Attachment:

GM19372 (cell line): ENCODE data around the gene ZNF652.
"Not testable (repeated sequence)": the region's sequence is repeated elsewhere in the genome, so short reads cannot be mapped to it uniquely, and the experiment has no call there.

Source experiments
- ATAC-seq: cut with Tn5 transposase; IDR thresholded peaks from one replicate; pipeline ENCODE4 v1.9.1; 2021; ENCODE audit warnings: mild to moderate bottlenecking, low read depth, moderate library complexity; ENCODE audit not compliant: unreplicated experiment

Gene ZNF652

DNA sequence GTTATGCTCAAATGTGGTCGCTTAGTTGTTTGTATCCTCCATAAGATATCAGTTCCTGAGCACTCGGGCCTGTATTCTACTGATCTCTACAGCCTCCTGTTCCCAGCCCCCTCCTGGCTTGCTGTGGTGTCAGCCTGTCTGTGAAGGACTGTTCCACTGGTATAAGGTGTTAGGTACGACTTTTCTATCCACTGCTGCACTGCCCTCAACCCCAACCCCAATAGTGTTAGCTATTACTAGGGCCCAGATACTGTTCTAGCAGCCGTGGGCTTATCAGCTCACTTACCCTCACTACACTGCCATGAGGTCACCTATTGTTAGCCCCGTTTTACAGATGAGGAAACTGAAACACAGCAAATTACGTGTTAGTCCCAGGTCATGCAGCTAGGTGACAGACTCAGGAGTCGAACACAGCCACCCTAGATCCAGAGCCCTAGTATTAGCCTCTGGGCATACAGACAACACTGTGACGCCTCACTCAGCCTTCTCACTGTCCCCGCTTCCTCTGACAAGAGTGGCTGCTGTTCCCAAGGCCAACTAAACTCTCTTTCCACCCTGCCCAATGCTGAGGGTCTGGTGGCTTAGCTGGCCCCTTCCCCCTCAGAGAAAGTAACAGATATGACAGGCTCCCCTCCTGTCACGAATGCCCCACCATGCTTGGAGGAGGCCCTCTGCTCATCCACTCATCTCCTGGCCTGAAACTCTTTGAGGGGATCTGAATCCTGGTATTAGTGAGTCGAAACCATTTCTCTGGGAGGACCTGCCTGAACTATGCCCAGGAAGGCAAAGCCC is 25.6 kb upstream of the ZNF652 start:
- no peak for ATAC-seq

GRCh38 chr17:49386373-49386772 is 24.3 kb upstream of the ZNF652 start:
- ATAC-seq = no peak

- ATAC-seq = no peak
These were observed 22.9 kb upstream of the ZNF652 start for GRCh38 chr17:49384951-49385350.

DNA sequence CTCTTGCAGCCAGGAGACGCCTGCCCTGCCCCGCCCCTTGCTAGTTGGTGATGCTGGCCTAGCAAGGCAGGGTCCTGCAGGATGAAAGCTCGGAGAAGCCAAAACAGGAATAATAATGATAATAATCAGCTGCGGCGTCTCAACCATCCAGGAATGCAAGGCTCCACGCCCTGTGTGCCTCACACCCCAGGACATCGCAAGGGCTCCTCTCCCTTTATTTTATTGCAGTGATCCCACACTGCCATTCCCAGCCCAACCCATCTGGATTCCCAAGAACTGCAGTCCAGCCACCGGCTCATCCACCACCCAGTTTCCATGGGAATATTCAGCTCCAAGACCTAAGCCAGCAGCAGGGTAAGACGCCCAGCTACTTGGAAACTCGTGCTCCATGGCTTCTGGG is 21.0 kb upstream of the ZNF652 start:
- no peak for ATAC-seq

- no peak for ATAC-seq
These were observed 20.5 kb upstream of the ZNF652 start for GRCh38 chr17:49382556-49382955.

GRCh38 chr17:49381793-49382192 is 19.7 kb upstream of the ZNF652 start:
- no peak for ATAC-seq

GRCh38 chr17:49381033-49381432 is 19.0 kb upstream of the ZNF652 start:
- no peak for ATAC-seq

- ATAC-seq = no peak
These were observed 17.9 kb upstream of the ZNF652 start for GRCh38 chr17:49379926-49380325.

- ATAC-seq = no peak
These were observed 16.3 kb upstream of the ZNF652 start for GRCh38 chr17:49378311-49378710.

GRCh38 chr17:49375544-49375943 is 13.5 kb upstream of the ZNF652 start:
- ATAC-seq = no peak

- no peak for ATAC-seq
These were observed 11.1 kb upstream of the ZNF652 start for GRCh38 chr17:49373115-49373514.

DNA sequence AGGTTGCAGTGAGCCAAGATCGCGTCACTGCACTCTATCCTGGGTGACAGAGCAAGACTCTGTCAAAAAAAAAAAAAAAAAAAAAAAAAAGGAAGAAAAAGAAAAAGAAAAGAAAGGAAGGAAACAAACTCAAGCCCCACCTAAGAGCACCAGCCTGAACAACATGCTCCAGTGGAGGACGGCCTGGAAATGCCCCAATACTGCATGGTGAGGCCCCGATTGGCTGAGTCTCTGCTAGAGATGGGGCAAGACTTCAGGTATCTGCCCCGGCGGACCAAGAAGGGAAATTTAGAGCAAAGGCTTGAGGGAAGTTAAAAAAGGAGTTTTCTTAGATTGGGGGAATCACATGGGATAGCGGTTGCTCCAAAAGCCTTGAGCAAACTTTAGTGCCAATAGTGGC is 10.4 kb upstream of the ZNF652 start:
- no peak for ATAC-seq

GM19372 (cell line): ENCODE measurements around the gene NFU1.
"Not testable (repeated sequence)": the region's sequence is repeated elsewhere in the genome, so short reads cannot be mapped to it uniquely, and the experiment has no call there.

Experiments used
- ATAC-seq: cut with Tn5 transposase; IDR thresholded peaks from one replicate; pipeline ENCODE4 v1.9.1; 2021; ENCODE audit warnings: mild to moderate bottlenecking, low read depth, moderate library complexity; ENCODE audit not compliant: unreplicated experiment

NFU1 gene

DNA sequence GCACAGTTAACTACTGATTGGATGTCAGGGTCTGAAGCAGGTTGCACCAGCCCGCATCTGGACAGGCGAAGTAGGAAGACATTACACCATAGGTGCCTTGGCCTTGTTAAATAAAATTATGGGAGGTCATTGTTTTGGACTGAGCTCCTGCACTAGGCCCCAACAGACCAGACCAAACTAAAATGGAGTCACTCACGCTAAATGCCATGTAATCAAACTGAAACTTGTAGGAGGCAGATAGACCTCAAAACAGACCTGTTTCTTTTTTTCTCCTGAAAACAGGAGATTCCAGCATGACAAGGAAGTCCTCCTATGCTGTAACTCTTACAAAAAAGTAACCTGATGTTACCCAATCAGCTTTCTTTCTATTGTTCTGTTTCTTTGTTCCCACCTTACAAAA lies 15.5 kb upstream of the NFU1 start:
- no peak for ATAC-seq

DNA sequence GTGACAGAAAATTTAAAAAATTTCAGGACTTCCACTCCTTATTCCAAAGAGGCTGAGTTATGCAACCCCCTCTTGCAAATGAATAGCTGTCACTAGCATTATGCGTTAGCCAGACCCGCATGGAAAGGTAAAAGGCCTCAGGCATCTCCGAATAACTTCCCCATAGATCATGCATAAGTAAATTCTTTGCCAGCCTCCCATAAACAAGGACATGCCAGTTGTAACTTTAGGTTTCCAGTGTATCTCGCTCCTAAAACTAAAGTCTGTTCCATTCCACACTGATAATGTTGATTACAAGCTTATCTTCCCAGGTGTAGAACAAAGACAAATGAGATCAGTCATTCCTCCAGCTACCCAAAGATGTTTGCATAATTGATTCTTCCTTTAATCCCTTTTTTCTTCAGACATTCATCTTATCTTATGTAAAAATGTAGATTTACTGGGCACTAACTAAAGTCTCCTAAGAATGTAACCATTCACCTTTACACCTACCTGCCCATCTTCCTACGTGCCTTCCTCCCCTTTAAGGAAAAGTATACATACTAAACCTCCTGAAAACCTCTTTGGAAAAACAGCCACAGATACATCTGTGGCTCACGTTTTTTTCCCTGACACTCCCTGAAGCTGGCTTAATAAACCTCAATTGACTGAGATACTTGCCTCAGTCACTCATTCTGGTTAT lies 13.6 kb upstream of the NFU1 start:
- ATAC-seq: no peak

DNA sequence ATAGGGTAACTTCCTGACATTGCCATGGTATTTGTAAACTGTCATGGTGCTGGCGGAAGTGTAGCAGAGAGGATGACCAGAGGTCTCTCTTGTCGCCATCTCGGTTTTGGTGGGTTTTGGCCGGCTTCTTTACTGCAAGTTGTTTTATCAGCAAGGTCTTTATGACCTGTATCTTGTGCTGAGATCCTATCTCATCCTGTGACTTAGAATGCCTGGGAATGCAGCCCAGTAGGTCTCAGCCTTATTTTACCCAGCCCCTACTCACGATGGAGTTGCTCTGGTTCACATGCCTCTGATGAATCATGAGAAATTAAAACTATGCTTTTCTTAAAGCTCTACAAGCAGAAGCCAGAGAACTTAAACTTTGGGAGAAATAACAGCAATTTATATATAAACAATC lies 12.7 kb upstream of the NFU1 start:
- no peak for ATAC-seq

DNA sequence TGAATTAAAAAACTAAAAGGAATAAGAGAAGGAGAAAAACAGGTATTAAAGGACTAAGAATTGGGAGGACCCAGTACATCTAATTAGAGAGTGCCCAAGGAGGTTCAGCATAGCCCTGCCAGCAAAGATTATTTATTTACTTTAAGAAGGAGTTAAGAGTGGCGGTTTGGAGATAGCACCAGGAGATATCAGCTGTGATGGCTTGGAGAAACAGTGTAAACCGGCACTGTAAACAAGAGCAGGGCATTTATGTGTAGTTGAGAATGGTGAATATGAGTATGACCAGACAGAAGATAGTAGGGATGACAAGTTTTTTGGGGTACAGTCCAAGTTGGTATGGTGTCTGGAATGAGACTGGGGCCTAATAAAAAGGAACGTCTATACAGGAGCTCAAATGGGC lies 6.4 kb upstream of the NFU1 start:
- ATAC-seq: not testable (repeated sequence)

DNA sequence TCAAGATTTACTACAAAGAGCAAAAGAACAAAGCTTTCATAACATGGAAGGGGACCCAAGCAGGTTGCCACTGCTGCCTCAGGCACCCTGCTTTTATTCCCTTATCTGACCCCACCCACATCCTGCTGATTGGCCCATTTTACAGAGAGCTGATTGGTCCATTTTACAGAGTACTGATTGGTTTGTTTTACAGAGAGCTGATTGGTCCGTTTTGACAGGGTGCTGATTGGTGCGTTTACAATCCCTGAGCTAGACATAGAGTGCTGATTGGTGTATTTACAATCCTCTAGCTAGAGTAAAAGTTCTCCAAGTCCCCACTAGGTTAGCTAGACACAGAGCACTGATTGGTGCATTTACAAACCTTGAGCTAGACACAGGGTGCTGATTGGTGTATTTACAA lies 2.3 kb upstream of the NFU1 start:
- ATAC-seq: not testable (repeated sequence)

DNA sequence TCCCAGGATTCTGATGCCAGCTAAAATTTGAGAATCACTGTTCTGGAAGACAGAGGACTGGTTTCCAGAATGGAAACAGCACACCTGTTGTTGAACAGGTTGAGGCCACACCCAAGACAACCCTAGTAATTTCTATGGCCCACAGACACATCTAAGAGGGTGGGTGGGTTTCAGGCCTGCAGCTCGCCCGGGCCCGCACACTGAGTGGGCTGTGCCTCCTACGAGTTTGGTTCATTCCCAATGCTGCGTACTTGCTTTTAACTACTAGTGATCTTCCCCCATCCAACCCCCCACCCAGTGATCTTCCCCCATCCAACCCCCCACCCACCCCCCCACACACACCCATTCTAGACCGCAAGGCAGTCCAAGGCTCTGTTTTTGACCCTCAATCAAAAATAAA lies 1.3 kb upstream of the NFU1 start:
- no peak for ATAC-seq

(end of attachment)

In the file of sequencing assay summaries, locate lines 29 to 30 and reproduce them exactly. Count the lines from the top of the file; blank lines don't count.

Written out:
- no peak for ATAC-seq

GM19372 (cell line): ENCODE measurements around the gene NFU1.